The Sustainable Huntress


Growing up in Sydney meant that the ocean was never far away; I spent my childhood fishing off the back of my family boat and swimming in the surf at Cronulla beach. When I turned sixteen I got my scuba licence and shortly after found myself interested in freediving and spearfishing. It didn’t take long until I was completely hooked to spearfishing. Bringing home fresh fish to feed my friends and family is such a basic concept but is one of the most rewarding feelings in the world. 

It’s not just about going out there and shooting fish, It’s a lifestyle that I get to share time and time again with old friends and new. Even on the slow days when you don’t catch anything you can still see some amazing things. I’ve been lucky enough to swim amongst bait balls, Whale sharks, Sunfish, Marlin, Sailfish, Whales, Dolphins and a school of Hammerheads just to name a few.

I've been lucky enough to go to places that I know only a Handful of people will ever go and there's something special about that. When you're spearfishing it's like going back to the basics, it's survival, It's what life is meant to be, what it was before supermarkets and drive throughs.

 When spearfishing we get to spend enormous amounts of time on the water, usually from sunrise to sunset. We get to experience some of the most amazing things that most would only ever dream of seeing and if we are lucky enough after all of that we get to go home with fresh fish in the esky to share with our family and friends, fish that has been taken selectively, sustainably and responsibly with no by-catch.

 I feel spoilt and extremely lucky to have fallen in love with spearfishing. I can't imagine a life without it and I am always welcoming new divers to the sport. It can be frustrating and intimidating to try and get a start in a male dominated sport but well worth it. One of the most important things in the sport is finding a mentor and a dive buddy who you trust with your life.

How did I get into spearfishing?

 I took my dads old speargun down to the shop to get new rubbers but ended up walking out with a new speargun. I started to spear off the local beach without much success; I didn’t have a wetsuit so would wear my bikini and scuba fins and just about freeze to death. About six months later I met my boyfriend Michael who was a keen spearfisherman. Luckily for me he taught me most of what I now know.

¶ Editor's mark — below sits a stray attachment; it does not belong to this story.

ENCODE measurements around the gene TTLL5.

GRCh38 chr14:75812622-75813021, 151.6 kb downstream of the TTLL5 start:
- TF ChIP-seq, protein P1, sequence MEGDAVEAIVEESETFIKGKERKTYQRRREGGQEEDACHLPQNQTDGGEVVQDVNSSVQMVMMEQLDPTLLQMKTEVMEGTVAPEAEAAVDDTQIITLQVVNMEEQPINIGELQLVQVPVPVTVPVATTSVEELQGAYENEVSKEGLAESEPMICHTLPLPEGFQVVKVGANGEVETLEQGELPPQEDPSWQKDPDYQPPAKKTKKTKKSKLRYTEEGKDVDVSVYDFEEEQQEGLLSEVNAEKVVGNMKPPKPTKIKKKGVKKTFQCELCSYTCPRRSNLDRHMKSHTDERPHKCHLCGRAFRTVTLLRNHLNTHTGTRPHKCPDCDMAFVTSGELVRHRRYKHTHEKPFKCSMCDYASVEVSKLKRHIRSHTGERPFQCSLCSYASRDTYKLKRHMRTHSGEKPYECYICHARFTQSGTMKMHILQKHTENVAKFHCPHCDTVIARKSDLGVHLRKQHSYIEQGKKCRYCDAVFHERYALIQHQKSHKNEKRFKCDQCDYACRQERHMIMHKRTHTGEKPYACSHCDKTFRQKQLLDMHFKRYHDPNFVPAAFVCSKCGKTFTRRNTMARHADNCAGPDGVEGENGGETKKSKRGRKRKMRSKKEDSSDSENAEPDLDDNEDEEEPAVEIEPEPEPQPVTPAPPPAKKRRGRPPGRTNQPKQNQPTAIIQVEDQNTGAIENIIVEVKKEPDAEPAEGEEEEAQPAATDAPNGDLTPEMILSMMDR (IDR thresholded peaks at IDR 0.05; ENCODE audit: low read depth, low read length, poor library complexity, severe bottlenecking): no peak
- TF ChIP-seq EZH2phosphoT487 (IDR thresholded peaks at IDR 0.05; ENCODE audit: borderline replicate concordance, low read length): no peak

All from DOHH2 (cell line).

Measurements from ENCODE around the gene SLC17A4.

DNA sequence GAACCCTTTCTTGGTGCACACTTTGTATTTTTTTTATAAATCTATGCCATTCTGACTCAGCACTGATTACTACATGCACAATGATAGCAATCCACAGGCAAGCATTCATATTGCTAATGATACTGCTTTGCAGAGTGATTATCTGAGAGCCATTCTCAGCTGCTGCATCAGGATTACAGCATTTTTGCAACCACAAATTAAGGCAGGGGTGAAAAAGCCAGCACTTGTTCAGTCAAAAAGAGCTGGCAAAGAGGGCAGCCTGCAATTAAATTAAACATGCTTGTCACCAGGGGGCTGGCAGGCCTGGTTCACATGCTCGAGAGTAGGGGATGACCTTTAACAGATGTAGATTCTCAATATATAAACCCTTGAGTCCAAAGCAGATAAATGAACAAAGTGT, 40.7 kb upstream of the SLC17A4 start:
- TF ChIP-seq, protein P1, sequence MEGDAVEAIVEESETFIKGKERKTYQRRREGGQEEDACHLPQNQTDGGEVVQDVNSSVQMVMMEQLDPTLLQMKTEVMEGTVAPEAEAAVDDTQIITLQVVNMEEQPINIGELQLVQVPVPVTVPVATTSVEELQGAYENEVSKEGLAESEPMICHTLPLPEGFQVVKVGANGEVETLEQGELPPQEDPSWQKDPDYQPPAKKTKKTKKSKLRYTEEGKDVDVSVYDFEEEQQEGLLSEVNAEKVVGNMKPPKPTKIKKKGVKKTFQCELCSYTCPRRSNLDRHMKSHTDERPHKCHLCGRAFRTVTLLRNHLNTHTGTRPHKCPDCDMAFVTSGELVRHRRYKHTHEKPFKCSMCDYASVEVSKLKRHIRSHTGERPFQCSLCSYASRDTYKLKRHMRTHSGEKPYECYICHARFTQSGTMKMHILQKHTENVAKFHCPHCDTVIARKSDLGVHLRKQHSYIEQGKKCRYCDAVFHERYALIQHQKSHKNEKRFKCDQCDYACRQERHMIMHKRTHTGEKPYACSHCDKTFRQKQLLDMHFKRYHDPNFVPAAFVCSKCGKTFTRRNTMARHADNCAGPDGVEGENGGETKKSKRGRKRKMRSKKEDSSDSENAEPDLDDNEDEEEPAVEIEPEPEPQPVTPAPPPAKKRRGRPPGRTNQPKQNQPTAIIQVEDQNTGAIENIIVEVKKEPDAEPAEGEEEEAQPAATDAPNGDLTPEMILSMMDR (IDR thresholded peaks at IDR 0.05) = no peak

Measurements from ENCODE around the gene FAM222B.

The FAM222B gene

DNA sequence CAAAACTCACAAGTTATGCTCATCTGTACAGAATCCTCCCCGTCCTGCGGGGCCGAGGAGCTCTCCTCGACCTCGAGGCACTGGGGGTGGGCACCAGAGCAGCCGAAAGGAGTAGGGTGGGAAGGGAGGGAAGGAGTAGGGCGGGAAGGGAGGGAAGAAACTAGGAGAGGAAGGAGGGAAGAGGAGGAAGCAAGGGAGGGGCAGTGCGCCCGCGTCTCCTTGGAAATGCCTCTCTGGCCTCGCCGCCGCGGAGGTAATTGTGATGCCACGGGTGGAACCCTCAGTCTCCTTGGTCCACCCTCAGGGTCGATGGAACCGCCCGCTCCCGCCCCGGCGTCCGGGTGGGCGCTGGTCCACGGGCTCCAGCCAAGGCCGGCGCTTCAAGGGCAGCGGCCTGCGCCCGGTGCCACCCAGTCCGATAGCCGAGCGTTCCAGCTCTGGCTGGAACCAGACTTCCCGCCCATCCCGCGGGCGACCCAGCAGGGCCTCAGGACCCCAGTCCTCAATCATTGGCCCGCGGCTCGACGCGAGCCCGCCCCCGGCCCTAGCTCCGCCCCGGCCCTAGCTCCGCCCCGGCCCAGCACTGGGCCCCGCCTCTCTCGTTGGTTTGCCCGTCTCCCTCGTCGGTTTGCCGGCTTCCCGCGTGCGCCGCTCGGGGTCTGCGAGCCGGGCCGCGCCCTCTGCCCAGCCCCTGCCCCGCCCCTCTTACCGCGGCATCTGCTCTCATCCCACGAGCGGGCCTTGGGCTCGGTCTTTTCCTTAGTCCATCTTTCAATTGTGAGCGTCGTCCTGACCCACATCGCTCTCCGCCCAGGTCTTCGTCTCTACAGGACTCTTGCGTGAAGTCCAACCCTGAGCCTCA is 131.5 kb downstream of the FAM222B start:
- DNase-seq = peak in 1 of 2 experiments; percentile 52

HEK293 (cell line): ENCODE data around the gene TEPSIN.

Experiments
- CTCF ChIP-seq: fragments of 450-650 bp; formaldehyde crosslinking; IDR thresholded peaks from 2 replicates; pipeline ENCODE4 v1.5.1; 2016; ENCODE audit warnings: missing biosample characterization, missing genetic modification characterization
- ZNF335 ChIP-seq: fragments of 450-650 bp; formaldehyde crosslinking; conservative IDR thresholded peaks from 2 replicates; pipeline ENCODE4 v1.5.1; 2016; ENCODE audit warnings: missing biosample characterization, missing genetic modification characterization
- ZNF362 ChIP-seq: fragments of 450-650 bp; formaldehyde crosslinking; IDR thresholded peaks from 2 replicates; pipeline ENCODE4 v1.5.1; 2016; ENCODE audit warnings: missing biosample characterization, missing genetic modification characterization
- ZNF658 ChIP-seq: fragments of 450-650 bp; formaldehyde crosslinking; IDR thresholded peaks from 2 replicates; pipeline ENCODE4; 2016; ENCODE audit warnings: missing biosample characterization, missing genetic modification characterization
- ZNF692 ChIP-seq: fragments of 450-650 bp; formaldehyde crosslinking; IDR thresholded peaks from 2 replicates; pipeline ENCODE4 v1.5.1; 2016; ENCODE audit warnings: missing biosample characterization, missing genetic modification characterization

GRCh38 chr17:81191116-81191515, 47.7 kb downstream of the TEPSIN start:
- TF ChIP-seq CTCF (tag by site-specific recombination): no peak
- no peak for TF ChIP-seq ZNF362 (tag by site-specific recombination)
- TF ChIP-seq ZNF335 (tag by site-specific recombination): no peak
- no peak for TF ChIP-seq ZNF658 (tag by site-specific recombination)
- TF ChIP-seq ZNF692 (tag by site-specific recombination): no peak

If you aren’t lucky enough to know someone who spearfishes then I would recommend joining a local spearfishing club. They are highly regarded as one of the best starting points for the new spearfisher-person. Clubs are an endless source of information when it comes to safety, responsible fishing, fish identification and are a great way to meet like-minded divers. Clubs usually compete in monthly competitions; these are a great opportunity to learn about the local fish species.

 Check out the links below to find your local club, head along to one of their meetings and get to know a few of the members. Try and find someone who you get along with and ask them if they would be keen to take you out. If you don’t have everything you need you might be lucky enough that they have some extra gear you can borrow. It can be an expensive sport to get into but once you’ve got the basic kit that’s all you need until you start chasing different fish or at the change of season when you need a thicker/thinner wetsuit. It’s always good to try before you buy so I would highly recommend going to a specialised spearfishing store to buy any of your gear if you have the option. 

 List of Spearfishing clubs HERE:

 I would also recommend completing a freediving or spearfishing course. This will teach you the basics: how to load a gun, how to setup your gear and most importantly, how to dive safely. 

 One of the hardest things about getting into the sport is getting an experienced diver to take you out, most have their established dive groups and trusted dive buddies but you will eventually find your own. Not only is diving much more fun with a buddy but it may actually save your life. Shallow water black outs if something to be aware of and something you will be trained on if you join up with a club, if serious about the sport please look into completing a freediving course.

 You will most likely be invited on a shore dive for your first dive, they can be intimidating so I would recommend a safe area to get in the water and excellent weather (no wind or swell) for your first dive.

 If you are lucky enough to get invited out on a boat be sure to help out. Offer a hand launching the boat, help wash it down after the dive and ask how much you own the skipper for fuel money. Follow these basic rules and you are almost guaranteed a spot back on the boat the next dive around.

 Below is a basic spearfishing kit I would recommend if you are interested in getting into the sport.

Essential Spearfishing Kit:

  • Recreational Fishing License (Contact your local fisheries office HERE)
  • Mask & Snorkel
  • Wetsuit
  • Gloves / Booties
  • Rubber Weight belt & weights
  • Knife (Accessible to both hands)
  • Fins (Or flippers) Investing in quality long-bladed freediving fins is recommended
  • Speargun
  • Floatline/Floating Rope
  • Float

Wishing you the best of luck and remember always dive with a buddy. Please feel free to contact me for any advice or help getting into spearfishing. In the meantime please check out my blog or you can also follow my adventures on Instagram:

 IG: Jessie_cripps